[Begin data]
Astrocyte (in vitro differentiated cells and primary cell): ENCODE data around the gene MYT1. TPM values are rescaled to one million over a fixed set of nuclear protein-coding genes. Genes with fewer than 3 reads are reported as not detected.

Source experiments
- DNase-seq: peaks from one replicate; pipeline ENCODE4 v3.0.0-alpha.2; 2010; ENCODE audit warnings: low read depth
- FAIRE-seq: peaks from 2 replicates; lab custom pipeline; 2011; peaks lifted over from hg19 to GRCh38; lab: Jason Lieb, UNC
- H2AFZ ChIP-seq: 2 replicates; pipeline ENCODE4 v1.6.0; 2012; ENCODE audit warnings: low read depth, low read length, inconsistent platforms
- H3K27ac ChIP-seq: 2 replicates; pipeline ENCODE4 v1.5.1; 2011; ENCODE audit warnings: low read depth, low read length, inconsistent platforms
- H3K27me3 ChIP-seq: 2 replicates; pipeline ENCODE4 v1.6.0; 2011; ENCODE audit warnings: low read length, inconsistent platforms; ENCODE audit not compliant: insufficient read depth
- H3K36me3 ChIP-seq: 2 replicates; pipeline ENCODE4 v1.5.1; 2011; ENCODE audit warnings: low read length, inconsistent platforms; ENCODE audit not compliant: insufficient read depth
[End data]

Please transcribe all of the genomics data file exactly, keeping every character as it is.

Astrocyte (in vitro differentiated cells and primary cell): ENCODE data around the gene MYT1. TPM values are rescaled to one million over a fixed set of nuclear protein-coding genes. Genes with fewer than 3 reads are reported as not detected.

Source experiments
- DNase-seq: peaks from one replicate; pipeline ENCODE4 v3.0.0-alpha.2; 2010; ENCODE audit warnings: low read depth
- FAIRE-seq: peaks from 2 replicates; lab custom pipeline; 2011; peaks lifted over from hg19 to GRCh38; lab: Jason Lieb, UNC
- H2AFZ ChIP-seq: 2 replicates; pipeline ENCODE4 v1.6.0; 2012; ENCODE audit warnings: low read depth, low read length, inconsistent platforms
- H3K27ac ChIP-seq: 2 replicates; pipeline ENCODE4 v1.5.1; 2011; ENCODE audit warnings: low read depth, low read length, inconsistent platforms
- H3K27me3 ChIP-seq: 2 replicates; pipeline ENCODE4 v1.6.0; 2011; ENCODE audit warnings: low read length, inconsistent platforms; ENCODE audit not compliant: insufficient read depth
- H3K36me3 ChIP-seq: 2 replicates; pipeline ENCODE4 v1.5.1; 2011; ENCODE audit warnings: low read length, inconsistent platforms; ENCODE audit not compliant: insufficient read depth